More and more students are turning to online courses to benefit from the scheduling freedom of distance learning while earning credits that count toward their degree. The right online course can give you a little more flexibility in your week, allowing you to select your own hours to commit to the course material. Not all online courses are created equal, however, and some classes are more fitting than others for the self-learning involved in online courses. When considering classes to take online, you should prioritize subjects that can provide you with the materials that allow you to learn as much as possible with little or no guidance from your professor. If you'd like more flexibility in your schedule without delaying your graduation, the following courses are worth a look:
Many colleges include some sort of general health class as a prerequisite for graduation. These are classes that contain content that is informative but doesn't help you along in your chosen career path. If you have the option of taking a health course online, you should enroll. Health classes are often considered low-effort classes that don't need much commitment in order to pass. The time you save by taking it online can be refocused to other classes -- or just enjoy your free time.
Introductory computer classes are an archaic remainder of the '90s and early 2000s when many students were unfamiliar with how to operate computers. Obviously, now computer literacy is taught quite early on in your formal education -- you're reading this on a computer right now, after all -- making computer introduction classes largely unnecessary in this day and age. Still, if your school offers an introduction to computers as an elective, it's an easy way to get a good grade with little to no effort. You're essentially learning what you've known for years and any new knowledge can be easily reviewed through the online course page at your leisure.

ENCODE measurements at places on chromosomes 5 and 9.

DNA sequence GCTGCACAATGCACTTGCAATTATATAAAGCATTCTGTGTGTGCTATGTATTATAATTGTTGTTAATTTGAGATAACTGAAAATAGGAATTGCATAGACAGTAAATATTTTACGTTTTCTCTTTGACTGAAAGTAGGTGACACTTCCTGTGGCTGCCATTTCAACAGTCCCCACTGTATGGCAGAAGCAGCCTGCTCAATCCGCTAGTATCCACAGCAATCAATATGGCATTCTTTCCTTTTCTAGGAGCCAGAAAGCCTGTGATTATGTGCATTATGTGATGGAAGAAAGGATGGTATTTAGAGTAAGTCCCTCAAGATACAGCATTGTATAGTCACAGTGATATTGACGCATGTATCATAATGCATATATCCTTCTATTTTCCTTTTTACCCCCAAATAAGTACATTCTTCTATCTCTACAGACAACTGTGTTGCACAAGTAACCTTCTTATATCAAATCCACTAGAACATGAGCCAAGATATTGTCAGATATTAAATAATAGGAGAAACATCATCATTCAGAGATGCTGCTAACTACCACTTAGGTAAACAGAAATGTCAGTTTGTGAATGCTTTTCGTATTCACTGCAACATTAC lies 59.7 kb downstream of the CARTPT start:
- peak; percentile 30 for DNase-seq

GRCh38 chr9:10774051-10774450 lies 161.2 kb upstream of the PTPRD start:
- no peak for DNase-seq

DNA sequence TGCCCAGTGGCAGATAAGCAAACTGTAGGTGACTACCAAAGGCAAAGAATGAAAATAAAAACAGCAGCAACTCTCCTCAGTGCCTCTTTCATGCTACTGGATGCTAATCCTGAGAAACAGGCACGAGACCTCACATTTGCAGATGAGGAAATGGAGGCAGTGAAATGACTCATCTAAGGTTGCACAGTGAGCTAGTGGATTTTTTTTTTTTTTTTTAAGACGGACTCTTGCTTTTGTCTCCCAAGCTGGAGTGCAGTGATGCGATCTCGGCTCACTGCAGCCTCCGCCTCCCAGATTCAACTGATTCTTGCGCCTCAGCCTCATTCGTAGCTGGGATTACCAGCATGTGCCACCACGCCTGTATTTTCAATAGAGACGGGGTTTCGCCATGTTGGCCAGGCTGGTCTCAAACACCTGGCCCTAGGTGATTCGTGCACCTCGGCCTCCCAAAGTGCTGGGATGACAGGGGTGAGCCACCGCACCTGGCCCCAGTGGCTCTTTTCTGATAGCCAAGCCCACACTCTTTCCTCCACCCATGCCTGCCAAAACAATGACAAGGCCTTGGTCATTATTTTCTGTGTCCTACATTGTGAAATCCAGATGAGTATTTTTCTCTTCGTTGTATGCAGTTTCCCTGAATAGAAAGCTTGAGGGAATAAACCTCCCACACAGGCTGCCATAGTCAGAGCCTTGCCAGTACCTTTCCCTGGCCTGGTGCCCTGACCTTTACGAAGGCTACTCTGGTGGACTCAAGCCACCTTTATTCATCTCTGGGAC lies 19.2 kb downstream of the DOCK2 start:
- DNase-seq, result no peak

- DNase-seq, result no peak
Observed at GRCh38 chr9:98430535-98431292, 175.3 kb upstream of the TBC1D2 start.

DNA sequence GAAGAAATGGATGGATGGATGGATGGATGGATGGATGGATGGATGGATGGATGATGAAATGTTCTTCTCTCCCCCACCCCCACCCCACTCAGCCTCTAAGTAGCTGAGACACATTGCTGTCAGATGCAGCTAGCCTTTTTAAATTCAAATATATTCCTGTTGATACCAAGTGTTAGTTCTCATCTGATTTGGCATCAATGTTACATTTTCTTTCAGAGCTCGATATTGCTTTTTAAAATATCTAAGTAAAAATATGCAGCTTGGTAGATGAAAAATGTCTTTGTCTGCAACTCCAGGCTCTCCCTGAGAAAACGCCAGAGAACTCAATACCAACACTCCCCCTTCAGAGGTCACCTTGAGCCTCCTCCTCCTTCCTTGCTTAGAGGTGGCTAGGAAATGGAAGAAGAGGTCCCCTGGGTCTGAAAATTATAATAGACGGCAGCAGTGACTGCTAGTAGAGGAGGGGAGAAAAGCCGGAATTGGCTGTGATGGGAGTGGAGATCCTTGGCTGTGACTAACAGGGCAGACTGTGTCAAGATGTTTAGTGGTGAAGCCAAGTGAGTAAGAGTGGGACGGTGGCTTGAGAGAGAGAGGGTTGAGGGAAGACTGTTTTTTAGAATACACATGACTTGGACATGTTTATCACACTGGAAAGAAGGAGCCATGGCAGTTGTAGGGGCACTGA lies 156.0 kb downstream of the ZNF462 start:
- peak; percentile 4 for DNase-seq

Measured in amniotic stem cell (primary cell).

Social science courses tend to focus on reading assignments, essays, and discussions for the majority of the class time. These are the kind of classes that require decent time management, some light creative writing, and solid memorization skills. Classes that are heavy in this type of material are suitable for online courses as they don't require much guidance or support from a professor to understand. Just keep up with the reading material and hand in your assignments on time and you should be fine all on your own.
Before enrolling in a history class you should make sure to read up on the course materials and curriculum beforehand. Some advanced history classes require previous knowledge of history as a context for the readings and assignments. You might find that learning the course materials for an advanced history class takes more effort than you're willing to give. Introductory history classes are largely memorization practice courses which are perfect for online coursework. Take decent notes, read all the required reading material, and quiz yourself on dates and important events. Though hardly the type of class you can simply power through, the nature of basic-level history classes means you can do quite well in the course without too much conscious effort beyond rote memorizing technique. Of course, the type of history classes that are most suitable for online learning is those in the 100 series (History 101-104).